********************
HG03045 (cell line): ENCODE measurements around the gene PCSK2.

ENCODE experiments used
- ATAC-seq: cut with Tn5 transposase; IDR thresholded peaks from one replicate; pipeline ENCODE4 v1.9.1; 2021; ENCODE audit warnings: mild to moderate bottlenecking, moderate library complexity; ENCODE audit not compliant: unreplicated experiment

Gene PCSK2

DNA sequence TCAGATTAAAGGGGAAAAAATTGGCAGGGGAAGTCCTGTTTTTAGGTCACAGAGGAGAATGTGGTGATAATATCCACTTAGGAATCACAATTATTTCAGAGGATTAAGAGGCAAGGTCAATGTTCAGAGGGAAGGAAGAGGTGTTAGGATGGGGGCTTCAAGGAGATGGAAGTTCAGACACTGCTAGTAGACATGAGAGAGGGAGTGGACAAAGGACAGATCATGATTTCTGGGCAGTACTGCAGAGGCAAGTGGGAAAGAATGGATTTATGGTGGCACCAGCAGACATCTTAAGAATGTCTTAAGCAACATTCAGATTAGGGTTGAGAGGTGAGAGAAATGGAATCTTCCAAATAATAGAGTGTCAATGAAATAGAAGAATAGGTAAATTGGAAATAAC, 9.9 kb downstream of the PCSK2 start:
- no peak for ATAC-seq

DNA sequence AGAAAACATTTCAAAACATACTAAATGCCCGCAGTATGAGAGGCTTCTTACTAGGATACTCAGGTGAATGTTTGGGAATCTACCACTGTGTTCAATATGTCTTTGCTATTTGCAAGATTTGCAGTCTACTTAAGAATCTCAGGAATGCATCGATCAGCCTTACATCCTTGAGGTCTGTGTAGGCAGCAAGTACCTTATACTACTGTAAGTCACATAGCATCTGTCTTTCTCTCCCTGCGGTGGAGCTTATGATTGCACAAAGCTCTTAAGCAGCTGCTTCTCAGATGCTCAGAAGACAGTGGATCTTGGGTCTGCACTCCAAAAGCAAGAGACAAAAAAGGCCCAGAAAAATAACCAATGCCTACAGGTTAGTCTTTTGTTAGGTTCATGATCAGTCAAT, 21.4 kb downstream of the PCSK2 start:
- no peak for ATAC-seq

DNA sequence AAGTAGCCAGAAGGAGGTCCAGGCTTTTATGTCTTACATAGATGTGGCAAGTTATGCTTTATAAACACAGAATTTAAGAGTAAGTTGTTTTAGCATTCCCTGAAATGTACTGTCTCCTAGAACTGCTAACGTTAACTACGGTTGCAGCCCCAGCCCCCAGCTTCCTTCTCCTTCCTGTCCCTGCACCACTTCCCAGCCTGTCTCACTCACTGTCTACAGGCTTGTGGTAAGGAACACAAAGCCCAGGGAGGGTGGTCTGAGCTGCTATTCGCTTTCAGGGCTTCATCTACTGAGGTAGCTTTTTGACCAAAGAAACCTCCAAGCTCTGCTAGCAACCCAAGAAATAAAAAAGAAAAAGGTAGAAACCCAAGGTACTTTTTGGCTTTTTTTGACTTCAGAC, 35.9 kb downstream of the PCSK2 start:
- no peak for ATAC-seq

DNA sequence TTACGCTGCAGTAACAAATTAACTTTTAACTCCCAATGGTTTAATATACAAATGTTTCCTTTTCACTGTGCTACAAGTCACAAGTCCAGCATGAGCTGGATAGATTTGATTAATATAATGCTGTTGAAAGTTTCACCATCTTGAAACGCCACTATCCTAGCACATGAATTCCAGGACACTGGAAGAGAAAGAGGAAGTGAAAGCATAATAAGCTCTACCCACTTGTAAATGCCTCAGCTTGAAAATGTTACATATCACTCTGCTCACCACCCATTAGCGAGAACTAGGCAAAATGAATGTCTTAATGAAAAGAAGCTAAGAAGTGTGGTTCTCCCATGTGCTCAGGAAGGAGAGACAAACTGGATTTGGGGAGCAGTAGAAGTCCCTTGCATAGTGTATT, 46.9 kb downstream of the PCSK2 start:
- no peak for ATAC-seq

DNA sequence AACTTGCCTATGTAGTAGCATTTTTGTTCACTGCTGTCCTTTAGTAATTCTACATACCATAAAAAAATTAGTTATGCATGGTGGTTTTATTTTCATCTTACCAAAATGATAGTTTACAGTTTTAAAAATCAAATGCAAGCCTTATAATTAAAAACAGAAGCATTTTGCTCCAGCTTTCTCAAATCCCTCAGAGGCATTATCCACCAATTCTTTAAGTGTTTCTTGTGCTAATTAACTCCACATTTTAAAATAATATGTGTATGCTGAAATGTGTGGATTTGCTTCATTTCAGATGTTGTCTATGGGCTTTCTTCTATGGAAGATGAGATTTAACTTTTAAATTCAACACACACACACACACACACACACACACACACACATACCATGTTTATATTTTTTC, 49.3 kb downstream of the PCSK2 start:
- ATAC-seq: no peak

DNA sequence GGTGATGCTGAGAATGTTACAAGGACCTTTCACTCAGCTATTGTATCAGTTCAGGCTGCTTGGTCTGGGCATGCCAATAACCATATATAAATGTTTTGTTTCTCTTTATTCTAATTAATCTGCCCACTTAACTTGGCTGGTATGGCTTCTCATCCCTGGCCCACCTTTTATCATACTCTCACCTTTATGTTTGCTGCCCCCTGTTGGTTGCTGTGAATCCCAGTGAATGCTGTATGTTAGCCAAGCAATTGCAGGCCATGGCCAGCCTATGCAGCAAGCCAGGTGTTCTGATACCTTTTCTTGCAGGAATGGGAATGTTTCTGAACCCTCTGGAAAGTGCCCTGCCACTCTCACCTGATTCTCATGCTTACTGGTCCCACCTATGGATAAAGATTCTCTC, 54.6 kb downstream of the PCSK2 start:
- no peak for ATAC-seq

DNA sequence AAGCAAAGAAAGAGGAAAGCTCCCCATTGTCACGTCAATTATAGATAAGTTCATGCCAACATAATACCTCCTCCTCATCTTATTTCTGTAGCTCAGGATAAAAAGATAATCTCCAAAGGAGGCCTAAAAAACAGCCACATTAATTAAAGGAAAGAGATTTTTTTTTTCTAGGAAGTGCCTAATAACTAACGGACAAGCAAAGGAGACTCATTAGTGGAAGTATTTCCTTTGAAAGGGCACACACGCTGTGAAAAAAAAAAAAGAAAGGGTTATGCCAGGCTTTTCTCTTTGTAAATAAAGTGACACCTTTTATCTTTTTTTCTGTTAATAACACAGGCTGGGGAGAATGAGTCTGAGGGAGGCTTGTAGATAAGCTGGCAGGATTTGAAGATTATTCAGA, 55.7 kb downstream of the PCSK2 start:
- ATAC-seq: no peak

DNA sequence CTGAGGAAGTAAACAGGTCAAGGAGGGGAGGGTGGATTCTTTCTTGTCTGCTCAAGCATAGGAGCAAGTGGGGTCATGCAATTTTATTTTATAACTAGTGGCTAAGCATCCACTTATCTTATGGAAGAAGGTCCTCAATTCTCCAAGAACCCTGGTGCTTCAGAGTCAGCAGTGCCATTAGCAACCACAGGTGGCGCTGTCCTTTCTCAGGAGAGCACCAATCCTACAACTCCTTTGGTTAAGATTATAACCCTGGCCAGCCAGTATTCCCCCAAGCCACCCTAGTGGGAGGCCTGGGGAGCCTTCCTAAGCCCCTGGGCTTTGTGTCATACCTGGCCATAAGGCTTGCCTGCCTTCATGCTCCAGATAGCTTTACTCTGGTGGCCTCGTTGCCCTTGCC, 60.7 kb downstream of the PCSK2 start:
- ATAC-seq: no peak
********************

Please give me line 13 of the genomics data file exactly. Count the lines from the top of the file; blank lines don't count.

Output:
DNA sequence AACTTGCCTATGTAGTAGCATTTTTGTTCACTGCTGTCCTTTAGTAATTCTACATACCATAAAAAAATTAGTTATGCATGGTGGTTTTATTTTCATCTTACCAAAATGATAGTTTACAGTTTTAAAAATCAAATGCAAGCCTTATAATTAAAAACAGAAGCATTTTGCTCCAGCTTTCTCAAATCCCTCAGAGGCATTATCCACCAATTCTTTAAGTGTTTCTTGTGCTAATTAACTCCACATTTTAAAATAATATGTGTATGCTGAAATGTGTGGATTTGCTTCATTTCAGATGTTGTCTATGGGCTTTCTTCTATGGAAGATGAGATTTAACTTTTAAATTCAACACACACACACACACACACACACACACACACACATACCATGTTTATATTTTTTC, 49.3 kb downstream of the PCSK2 start: